There is also a Hague Convention on divorce recognition, which has been implemented by provisions in the Family Law Act 1986.
In child abduction cases, the UK´s participation in the 1980 Hague Convention means that most of the measures would not change. The UK would most probably repeal the child abduction override provisions contained within Brussels IIa, because they are based on reciprocity.
In some areas f family laws there exist no Hague Conventions. For instance, currently divorce jurisdiction in UK is based on the Brussels IIa rules (place of residence). This regulation would no longer exist in a “no Deal” scenario. In England, Wales and Northern Ireland the Brussels IIa rules would be repealed, but replicated in English, Welsh and Northern Irish domestic law, so that these bases apply for England, Wales and Northern Ireland for all cases.
All parts of the UK would unilaterally recognise incoming Civil Protection Measures from EU countries, to ensure that vulnerable individuals would continue to be protected.
The EU Service Regulation and the Taking of Evidence Regulation, which both rely on reciprocity to operate, might be repealed. However, there exists an equivalent Hague Convention in this area, to which the majority of EU countries are party.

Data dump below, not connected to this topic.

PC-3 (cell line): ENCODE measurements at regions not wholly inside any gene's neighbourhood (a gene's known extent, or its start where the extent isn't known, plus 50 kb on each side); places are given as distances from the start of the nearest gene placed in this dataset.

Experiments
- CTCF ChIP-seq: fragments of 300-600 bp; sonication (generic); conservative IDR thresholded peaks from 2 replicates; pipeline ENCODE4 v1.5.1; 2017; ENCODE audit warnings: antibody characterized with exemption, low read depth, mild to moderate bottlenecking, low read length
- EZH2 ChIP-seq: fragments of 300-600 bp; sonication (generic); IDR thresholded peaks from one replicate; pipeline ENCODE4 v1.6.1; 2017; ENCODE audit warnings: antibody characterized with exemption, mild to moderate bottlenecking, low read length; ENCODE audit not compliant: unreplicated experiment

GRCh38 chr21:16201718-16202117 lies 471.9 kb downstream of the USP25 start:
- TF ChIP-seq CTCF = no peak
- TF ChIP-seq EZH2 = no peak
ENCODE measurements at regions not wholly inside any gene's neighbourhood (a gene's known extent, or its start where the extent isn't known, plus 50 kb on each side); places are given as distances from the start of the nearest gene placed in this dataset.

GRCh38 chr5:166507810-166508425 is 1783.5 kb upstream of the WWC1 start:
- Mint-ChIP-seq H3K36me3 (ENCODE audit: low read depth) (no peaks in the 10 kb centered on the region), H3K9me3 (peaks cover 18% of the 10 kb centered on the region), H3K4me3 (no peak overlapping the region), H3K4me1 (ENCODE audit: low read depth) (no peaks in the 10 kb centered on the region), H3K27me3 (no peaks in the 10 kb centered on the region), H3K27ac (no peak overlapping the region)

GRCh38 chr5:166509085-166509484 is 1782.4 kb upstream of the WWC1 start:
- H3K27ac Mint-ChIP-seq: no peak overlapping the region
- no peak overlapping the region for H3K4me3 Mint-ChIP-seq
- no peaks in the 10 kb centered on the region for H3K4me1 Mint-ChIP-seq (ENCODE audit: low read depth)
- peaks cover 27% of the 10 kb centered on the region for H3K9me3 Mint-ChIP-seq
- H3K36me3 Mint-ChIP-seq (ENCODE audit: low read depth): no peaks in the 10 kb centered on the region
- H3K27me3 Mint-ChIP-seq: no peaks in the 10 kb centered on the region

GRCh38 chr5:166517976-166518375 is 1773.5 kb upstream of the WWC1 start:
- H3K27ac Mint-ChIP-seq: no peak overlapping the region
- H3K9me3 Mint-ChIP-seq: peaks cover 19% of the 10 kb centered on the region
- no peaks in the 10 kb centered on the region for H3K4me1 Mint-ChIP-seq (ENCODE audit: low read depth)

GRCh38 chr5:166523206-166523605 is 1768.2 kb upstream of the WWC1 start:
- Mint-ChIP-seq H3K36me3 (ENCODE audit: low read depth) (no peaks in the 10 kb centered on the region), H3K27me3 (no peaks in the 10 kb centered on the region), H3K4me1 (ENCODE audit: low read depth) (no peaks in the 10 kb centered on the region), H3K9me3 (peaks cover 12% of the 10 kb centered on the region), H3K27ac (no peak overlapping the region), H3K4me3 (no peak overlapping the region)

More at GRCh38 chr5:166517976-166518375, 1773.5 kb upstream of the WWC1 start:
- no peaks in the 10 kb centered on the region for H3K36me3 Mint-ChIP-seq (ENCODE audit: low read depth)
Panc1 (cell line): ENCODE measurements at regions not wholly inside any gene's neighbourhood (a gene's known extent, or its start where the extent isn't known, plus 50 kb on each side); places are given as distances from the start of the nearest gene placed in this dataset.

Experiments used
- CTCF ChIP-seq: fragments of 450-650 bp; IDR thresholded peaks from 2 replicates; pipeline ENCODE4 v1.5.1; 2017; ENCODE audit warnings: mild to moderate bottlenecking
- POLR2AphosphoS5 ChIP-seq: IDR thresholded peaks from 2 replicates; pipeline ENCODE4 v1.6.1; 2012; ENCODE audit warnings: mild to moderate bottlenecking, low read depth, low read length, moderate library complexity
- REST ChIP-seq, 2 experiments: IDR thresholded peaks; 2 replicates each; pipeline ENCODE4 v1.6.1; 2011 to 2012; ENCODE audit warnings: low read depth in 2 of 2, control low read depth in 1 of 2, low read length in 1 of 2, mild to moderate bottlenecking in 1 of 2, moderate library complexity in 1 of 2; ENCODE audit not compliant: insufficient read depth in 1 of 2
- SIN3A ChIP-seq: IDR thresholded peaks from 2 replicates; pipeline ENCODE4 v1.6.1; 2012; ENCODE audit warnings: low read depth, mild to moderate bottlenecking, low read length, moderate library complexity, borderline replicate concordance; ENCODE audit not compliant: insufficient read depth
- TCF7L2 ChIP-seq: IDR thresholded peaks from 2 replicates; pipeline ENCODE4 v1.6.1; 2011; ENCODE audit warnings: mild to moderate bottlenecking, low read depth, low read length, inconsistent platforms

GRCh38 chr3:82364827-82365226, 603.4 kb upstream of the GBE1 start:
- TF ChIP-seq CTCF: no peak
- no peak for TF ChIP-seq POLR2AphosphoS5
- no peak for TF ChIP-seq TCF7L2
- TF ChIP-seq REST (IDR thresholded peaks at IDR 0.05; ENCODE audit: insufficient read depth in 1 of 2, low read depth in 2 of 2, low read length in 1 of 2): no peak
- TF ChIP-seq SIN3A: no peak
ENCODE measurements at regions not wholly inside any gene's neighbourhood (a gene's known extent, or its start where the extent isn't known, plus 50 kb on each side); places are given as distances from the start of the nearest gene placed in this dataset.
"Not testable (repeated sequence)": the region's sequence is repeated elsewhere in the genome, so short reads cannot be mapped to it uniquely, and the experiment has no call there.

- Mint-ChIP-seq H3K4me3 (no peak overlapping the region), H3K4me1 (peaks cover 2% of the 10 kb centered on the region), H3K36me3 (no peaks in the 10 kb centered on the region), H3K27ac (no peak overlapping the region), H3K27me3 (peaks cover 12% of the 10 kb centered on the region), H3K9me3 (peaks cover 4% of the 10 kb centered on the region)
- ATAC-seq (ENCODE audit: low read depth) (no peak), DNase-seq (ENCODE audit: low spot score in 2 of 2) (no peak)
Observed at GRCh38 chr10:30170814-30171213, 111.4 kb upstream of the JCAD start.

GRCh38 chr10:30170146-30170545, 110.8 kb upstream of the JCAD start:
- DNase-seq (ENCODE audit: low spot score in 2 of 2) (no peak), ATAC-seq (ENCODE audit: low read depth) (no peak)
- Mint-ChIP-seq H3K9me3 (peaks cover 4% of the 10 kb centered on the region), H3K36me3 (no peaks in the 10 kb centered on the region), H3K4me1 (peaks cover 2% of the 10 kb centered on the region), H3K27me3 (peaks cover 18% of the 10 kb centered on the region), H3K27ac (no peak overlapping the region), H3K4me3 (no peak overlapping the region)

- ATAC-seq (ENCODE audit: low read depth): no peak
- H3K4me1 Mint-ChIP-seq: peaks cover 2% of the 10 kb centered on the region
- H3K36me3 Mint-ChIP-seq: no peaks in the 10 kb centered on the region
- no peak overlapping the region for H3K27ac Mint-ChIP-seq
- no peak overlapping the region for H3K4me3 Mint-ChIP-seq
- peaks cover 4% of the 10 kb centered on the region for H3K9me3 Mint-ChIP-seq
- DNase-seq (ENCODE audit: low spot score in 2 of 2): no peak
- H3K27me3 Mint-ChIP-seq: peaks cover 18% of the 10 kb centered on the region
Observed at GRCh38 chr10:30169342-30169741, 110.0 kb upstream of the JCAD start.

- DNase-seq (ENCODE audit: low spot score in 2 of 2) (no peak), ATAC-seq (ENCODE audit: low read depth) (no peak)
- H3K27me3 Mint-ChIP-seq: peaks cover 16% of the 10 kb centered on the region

The UK Government aims to provide legal certainty for businesses, families and individuals who are involved in ongoing disputes on Brexit day. Cases ongoing on 29 March 2019 will continue under the current rules.
This notice is meant for guidance only. You should consider whether you need separate professional advice before making specific preparations.
For further information please do not hesitate to contact our partner Monique Bocklage, accredited specialist attorney in Internationals Commercial Laws, Solicitor of England & Wales, EDIFICIA Rechtsanwälte Hamburg – Frankfurt – Germany www.edificia-internationals.com.
These EU instruments and international agreement apply to the UK currently:
24.09.2018, Monique Bocklage